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In Frontiers in medicine

Purpose : To evaluate the value of artificial intelligence (AI) for recommendation of pupil dilation test using medical interview and basic ophthalmologic examinations.

Design : Retrospective, cross-sectional study.

Subjects : Medical records of 56,811 patients who visited our outpatient clinic for the first time between 2017 and 2020 were included in the training dataset. Patients who visited the clinic in 2021 were included in the test dataset. Among these, 3,885 asymptomatic patients, including eye check-up patients, were initially included in test dataset I. Subsequently, 14,199 symptomatic patients who visited the clinic in 2021 were included in test dataset II.

Methods : All patients underwent a medical interview and basic ophthalmologic examinations such as uncorrected distance visual acuity, corrected distance visual acuity, non-contact tonometry, auto-keratometry, slit-lamp examination, dilated pupil test, and fundus examination. A clinically significant lesion in the lens, vitreous, and fundus was defined by subspecialists, and the need for a pupil dilation test was determined when the participants had one or more clinically significant lesions in any eye. Input variables of AI consisted of a medical interview and basic ophthalmologic examinations, and the AI was evaluated with predictive performance for the need of a pupil dilation test.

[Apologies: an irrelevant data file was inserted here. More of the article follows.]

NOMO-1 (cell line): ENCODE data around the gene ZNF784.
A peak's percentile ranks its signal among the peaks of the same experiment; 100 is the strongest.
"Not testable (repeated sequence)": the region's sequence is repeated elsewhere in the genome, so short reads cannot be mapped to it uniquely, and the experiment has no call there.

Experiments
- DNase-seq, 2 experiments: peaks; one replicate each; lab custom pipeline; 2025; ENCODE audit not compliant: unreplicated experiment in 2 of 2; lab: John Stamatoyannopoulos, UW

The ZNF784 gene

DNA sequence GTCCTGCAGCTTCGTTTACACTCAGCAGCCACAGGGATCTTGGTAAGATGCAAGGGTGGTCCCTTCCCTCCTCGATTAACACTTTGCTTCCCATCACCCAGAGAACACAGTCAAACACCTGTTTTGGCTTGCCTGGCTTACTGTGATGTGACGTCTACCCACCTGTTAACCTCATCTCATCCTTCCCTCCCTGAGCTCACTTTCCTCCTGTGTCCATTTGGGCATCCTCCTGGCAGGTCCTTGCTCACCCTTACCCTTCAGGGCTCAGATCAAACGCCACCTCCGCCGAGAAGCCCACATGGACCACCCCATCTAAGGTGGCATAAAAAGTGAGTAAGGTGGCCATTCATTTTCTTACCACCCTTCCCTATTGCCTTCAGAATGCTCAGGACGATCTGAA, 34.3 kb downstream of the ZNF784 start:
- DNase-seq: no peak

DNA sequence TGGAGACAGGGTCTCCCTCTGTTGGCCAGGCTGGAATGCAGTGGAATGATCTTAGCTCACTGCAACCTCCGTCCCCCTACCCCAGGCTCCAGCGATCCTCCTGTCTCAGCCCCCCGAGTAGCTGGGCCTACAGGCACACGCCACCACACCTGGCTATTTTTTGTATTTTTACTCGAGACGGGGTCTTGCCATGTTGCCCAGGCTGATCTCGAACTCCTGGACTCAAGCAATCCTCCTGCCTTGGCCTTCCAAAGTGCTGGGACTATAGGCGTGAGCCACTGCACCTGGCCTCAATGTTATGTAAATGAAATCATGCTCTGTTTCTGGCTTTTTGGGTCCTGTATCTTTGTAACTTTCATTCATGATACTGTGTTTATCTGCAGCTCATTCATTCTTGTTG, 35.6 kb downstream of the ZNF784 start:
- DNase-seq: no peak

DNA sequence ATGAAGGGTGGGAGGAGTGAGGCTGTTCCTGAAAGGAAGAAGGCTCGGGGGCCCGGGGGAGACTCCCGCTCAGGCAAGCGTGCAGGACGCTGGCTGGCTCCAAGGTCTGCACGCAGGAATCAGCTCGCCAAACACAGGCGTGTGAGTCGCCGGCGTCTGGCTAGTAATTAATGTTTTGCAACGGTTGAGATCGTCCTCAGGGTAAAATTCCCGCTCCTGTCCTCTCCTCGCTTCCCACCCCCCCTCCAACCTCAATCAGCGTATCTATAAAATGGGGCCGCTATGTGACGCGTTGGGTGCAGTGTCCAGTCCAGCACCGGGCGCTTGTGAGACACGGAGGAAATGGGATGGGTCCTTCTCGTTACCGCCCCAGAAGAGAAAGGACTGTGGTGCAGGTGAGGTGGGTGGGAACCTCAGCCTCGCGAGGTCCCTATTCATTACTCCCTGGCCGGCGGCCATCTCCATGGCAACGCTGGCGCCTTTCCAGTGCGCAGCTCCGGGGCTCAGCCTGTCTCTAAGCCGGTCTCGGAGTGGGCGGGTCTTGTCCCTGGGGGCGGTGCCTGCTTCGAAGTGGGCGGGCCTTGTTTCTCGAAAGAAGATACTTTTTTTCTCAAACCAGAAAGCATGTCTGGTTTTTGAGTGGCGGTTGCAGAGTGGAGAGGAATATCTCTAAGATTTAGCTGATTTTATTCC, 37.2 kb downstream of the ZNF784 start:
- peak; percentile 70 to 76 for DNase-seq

Main outcome measures : Accuracy, sensitivity, specificity, and positive predictive value.

Results : Clinically significant lesions were present in 26.5 and 59.1% of patients in test datasets I and II, respectively. In test dataset I, the model performances were as follows: accuracy, 0.908 (95% confidence interval (CI): 0.880-0.936); sensitivity, 0.757 (95% CI: 0.713-0.801); specificity, 0.962 (95% CI: 0.947-0.977); positive predictive value, 0.878 (95% CI: 0.834-0.922); and F1 score, 0.813. In test dataset II, the model had an accuracy of 0.949 (95% CI: 0.934-0.964), a sensitivity of 0.942 (95% CI: 0.928-956), a specificity of 0.960 (95% CI: 0.927-0.993), a positive predictive value of 0.971 (95% CI: 0.957-0.985), and a F1 score of 0.956.

Conclusion : The AI model performing a medical interview and basic ophthalmologic examinations to determine the need for a pupil dilation test had good sensitivity and specificity for symptomatic patients, although there was a limitation in identifying asymptomatic patients.

Ahn Hyunmin, Jun Ikhyun, Seo Kyoung Yul, Kim Eung Kweon, Kim Tae-Im


artificial intelligence, machine learning, medical interview, ophthalmologic examination, pupil dilation test